WEST LAFAYETTE, Ind. - Researchers are developing technologies that use lasers to create arterial stents and longer-lasting medical implants that could be manufactured 10 times faster and also less expensively than is now possible.
New technologies will be needed to meet the huge global market for artificial hips and knees, said Yung Shin, a professor of mechanical engineering and director of Purdue's Center for Laser-Based Manufacturing.
The worldwide population of people younger than 40 who receive hip implants is expected to be 40 million annually by 2010 and double to 80 million by 2030. In addition to speeding production to meet the anticipated demand, Shin said another goal is to create implants that last longer than today's.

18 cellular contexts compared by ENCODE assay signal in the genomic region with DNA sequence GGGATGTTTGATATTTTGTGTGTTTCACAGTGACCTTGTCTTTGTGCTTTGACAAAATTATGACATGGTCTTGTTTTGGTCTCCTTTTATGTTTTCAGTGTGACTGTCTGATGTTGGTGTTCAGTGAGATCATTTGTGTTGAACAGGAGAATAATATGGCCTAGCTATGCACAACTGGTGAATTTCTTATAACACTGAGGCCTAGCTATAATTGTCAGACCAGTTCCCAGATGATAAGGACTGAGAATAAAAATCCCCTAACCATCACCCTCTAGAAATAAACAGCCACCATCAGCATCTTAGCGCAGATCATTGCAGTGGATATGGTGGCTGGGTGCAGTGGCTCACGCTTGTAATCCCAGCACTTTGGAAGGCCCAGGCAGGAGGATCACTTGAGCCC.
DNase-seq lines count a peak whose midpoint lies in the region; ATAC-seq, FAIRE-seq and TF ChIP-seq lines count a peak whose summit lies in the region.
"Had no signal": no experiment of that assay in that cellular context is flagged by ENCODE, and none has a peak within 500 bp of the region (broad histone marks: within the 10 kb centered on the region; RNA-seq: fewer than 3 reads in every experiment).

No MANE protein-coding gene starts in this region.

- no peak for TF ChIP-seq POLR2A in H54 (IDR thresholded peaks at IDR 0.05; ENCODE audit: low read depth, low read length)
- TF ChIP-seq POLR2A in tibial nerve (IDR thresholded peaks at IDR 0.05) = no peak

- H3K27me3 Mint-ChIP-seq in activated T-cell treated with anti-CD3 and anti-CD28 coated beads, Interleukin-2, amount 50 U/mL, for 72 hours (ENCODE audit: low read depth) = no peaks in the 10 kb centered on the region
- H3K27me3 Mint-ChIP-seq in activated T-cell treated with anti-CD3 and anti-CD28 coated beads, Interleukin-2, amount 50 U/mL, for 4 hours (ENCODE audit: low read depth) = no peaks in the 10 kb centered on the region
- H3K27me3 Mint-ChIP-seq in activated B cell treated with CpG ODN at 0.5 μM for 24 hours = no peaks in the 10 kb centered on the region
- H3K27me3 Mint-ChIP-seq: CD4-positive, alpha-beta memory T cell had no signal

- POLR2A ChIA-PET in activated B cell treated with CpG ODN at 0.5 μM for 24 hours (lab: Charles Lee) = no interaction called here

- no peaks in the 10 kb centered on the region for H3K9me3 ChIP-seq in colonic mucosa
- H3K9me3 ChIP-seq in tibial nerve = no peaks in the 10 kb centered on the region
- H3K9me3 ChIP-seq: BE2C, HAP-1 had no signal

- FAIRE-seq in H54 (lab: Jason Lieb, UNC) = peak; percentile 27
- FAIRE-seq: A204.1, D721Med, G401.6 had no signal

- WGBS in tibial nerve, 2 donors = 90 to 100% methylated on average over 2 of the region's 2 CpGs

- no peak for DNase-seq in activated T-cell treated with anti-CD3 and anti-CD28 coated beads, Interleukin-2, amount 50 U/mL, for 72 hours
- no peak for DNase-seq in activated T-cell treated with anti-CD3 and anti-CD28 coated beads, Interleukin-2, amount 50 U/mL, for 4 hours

"We have 200,000 total hip replacements in the United States," he said. "They last about 10 years on average. That means if you receive an implant at 40, you may need to have it replaced three or four times in your lifetime."
One of the researchers' techniques works by depositing layers of a powdered mixture of metal and ceramic materials, melting the powder with a laser and then immediately solidifying each layer to form parts. Because the technique enables parts to be formed one layer at a time, it is ideal for coating titanium implants with ceramic materials that mimic the characteristics of natural bone, Shin said.
Findings will be detailed in a presentation this week during the International Medical Device Expo's Advanced Laser Applications Conference in San Jose, Calif.
"Titanium and other metals do not match either the stiffness or the nature of bones, so you have to coat it with something that does," Shin said. "However, if you deposit ceramic on metal, you don't want there to be an abrupt change of materials because that causes differences in thermal expansion and chemical composition, which results in cracks. One way to correct this is to change the composition gradual
|Contact: Emil Venere|